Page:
a violent spasm or pang; paroxysm.
a sharp attack of emotion.
  1. any violent convulsion or struggle: the throes of battle.
  2. the agony of death.
  3. the pains of childbirth.

Origin of throe

1150–1200; Middle English throwe, alteration of thrawe (-o- from Old English thrōwian to suffer, be in pain), Old English thrawu; cognate with Old Norse thrā (in līkthrā leprosy)
Can be confusedthroe throw

Synonyms for throe Unabridged Based on the Random House Unabridged Dictionary, © Random House, Inc. 2019

Related Words for throes

agony, turmoil, anguish, pang, struggle, ache, disorder, spasm

Examples from the Web for throes

Contemporary Examples of throes

Historical Examples of throes

  • There were throes of love within her, of aspiration, of an ineffable delight in being.

    Tiverton Tales

    Alice Brown

  • And everywhere was the shouting and hurry as of a nation in the throes of war.

    Two Thousand Miles Below

    Charles Willard Diffin

  • The time when the Moors were in the throes of civil war was favorable.

    A Short History of Spain

    Mary Platt Parmele

  • She covered her face, and rocked to and fro like one in the throes of a deep suffering.

    Tony Butler

    Charles James Lever

  • The throes of Russian resurrection will be long and painful.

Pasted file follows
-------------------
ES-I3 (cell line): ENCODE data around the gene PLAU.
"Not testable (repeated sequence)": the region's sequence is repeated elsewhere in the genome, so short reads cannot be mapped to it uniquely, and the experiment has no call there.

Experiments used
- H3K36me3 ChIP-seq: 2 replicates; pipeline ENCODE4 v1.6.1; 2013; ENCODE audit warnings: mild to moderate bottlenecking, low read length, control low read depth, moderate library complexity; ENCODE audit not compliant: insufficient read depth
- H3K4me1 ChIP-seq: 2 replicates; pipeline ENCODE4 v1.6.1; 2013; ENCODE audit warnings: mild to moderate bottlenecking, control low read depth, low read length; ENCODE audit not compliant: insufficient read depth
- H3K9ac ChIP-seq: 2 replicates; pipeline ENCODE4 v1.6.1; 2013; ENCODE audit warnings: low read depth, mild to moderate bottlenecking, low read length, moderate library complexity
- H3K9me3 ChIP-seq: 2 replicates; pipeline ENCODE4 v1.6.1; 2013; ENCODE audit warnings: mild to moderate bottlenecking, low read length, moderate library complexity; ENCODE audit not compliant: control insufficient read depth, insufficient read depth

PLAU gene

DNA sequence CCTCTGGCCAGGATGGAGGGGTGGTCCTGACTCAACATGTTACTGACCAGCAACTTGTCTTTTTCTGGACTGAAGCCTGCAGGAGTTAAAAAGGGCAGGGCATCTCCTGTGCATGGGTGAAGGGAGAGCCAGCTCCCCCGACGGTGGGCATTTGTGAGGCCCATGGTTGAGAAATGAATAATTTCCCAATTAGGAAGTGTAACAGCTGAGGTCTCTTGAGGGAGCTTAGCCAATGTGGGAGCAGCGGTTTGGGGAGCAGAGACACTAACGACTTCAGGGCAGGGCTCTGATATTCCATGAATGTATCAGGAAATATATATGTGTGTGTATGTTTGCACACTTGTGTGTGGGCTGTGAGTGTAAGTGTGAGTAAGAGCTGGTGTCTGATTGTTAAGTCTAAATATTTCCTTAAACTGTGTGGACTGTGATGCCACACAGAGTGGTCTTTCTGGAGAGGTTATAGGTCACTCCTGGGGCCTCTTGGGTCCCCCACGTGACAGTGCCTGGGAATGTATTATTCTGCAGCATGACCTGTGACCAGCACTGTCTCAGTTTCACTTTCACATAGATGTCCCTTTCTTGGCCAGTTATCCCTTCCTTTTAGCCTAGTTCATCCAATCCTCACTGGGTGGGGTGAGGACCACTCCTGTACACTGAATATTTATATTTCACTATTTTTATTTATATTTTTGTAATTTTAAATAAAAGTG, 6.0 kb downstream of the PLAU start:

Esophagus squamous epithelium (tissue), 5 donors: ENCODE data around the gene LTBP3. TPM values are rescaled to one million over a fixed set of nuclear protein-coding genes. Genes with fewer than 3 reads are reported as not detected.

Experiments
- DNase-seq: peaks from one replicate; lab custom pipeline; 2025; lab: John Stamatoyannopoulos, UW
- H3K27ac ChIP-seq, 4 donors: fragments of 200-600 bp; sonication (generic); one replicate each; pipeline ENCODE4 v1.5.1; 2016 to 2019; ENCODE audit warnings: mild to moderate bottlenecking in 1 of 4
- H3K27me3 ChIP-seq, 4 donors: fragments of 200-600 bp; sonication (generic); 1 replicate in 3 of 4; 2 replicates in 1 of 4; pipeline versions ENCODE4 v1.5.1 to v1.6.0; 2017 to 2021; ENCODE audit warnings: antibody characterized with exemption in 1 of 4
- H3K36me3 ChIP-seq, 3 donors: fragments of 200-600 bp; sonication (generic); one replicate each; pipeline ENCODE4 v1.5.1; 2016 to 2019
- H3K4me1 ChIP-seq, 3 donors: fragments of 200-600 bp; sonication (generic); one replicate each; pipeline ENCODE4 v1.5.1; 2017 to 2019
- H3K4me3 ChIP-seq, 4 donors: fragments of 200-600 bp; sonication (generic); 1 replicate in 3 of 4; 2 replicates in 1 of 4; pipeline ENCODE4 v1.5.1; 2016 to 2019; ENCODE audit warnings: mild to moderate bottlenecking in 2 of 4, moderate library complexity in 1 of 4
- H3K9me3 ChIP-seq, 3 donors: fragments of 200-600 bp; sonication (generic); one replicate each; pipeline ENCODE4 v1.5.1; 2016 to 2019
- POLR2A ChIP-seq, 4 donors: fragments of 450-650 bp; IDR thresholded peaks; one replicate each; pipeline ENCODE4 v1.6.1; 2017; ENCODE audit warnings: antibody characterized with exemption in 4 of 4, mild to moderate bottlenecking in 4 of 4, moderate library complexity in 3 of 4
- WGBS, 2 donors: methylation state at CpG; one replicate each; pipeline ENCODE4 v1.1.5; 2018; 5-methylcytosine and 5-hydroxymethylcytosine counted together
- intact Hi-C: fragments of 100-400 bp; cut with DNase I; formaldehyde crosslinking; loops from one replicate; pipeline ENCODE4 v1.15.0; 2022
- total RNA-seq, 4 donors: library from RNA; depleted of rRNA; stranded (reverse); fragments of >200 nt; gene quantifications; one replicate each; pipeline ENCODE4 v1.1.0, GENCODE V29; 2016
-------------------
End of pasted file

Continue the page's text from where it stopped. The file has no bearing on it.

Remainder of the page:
British Dictionary definitions for throes


pl n

a condition of violent pangs, pain, or convulsionsdeath throes
in the throes of struggling with great effort witha country in the throes of revolution



rare a pang or pain

Word Origin for throe

Old English thrāwu threat; related to Old High German drawa threat, Old Norse thrā desire, thrauka to endure
Collins English Dictionary - Complete & Unabridged 2012 Digital Edition © William Collins Sons & Co. Ltd. 1979, 1986 © HarperCollins Publishers 1998, 2000, 2003, 2005, 2006, 2007, 2009, 2012

Word Origin and History for throes



c.1200, throwe "pain, pang of childbirth, agony of death," possibly from Old English þrawan "twist, turn, writhe" (see throw), or altered from Old English þrea (genitive þrawe) "affliction, pang, evil, threat" (related to þrowian "to suffer"), from Proto-Germanic *thrawo (cf. Middle High German dro "threat," German drohen "to threaten"). Modern spelling first recorded 1610s. Related: Throes.

Online Etymology Dictionary, © 2010 Douglas Harper

Idioms and Phrases with throes


see in the throes.

The American Heritage® Idioms Dictionary Copyright © 2002, 2001, 1995 by Houghton Mifflin Harcourt Publishing Company. Published by Houghton Mifflin Harcourt Publishing Company.